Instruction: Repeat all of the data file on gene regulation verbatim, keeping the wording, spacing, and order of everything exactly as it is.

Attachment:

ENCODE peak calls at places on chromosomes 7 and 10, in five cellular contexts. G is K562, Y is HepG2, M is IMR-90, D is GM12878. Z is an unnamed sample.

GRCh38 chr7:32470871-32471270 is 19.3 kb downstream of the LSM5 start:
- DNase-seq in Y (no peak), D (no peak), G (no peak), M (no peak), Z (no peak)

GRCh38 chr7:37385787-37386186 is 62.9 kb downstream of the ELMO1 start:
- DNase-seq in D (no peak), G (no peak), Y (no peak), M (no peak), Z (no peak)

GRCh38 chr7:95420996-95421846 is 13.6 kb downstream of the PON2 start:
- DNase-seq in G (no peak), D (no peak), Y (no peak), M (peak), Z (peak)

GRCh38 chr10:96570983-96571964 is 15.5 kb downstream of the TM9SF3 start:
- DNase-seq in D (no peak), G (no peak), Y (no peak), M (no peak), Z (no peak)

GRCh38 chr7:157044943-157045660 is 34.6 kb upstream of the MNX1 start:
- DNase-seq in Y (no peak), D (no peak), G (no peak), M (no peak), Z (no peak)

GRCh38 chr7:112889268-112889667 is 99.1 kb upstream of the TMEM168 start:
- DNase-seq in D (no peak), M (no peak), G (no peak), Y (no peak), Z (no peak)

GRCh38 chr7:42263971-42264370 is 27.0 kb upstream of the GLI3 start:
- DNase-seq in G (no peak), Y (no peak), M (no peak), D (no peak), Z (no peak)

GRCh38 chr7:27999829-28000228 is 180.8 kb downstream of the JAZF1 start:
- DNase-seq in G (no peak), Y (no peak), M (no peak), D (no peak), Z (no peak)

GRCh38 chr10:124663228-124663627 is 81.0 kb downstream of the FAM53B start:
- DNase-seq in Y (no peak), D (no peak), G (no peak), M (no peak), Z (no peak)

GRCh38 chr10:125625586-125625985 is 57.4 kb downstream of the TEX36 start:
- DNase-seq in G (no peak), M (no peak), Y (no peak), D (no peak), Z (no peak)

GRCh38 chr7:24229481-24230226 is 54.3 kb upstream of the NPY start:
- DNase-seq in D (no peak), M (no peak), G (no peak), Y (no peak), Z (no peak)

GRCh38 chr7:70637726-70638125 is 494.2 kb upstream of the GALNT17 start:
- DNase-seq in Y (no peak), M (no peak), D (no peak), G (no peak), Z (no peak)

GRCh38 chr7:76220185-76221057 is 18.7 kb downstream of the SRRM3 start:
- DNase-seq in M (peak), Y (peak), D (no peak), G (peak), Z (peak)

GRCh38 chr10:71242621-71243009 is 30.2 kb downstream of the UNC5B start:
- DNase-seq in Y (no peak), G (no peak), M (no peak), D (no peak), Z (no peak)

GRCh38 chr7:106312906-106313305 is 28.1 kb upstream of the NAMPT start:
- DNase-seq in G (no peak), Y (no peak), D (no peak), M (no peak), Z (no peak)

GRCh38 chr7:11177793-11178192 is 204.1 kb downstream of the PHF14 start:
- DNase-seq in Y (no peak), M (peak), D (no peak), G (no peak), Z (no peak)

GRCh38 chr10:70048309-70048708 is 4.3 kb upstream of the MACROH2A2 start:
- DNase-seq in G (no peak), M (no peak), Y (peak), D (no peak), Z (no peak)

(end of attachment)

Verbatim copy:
ENCODE peak calls at places on chromosomes 7 and 10, in five cellular contexts. G is K562, Y is HepG2, M is IMR-90, D is GM12878. Z is an unnamed sample.

GRCh38 chr7:32470871-32471270 is 19.3 kb downstream of the LSM5 start:
- DNase-seq in Y (no peak), D (no peak), G (no peak), M (no peak), Z (no peak)

GRCh38 chr7:37385787-37386186 is 62.9 kb downstream of the ELMO1 start:
- DNase-seq in D (no peak), G (no peak), Y (no peak), M (no peak), Z (no peak)

GRCh38 chr7:95420996-95421846 is 13.6 kb downstream of the PON2 start:
- DNase-seq in G (no peak), D (no peak), Y (no peak), M (peak), Z (peak)

GRCh38 chr10:96570983-96571964 is 15.5 kb downstream of the TM9SF3 start:
- DNase-seq in D (no peak), G (no peak), Y (no peak), M (no peak), Z (no peak)

GRCh38 chr7:157044943-157045660 is 34.6 kb upstream of the MNX1 start:
- DNase-seq in Y (no peak), D (no peak), G (no peak), M (no peak), Z (no peak)

GRCh38 chr7:112889268-112889667 is 99.1 kb upstream of the TMEM168 start:
- DNase-seq in D (no peak), M (no peak), G (no peak), Y (no peak), Z (no peak)

GRCh38 chr7:42263971-42264370 is 27.0 kb upstream of the GLI3 start:
- DNase-seq in G (no peak), Y (no peak), M (no peak), D (no peak), Z (no peak)

GRCh38 chr7:27999829-28000228 is 180.8 kb downstream of the JAZF1 start:
- DNase-seq in G (no peak), Y (no peak), M (no peak), D (no peak), Z (no peak)

GRCh38 chr10:124663228-124663627 is 81.0 kb downstream of the FAM53B start:
- DNase-seq in Y (no peak), D (no peak), G (no peak), M (no peak), Z (no peak)

GRCh38 chr10:125625586-125625985 is 57.4 kb downstream of the TEX36 start:
- DNase-seq in G (no peak), M (no peak), Y (no peak), D (no peak), Z (no peak)

GRCh38 chr7:24229481-24230226 is 54.3 kb upstream of the NPY start:
- DNase-seq in D (no peak), M (no peak), G (no peak), Y (no peak), Z (no peak)

GRCh38 chr7:70637726-70638125 is 494.2 kb upstream of the GALNT17 start:
- DNase-seq in Y (no peak), M (no peak), D (no peak), G (no peak), Z (no peak)

GRCh38 chr7:76220185-76221057 is 18.7 kb downstream of the SRRM3 start:
- DNase-seq in M (peak), Y (peak), D (no peak), G (peak), Z (peak)

GRCh38 chr10:71242621-71243009 is 30.2 kb downstream of the UNC5B start:
- DNase-seq in Y (no peak), G (no peak), M (no peak), D (no peak), Z (no peak)

GRCh38 chr7:106312906-106313305 is 28.1 kb upstream of the NAMPT start:
- DNase-seq in G (no peak), Y (no peak), D (no peak), M (no peak), Z (no peak)

GRCh38 chr7:11177793-11178192 is 204.1 kb downstream of the PHF14 start:
- DNase-seq in Y (no peak), M (peak), D (no peak), G (no peak), Z (no peak)

GRCh38 chr10:70048309-70048708 is 4.3 kb upstream of the MACROH2A2 start:
- DNase-seq in G (no peak), M (no peak), Y (peak), D (no peak), Z (no peak)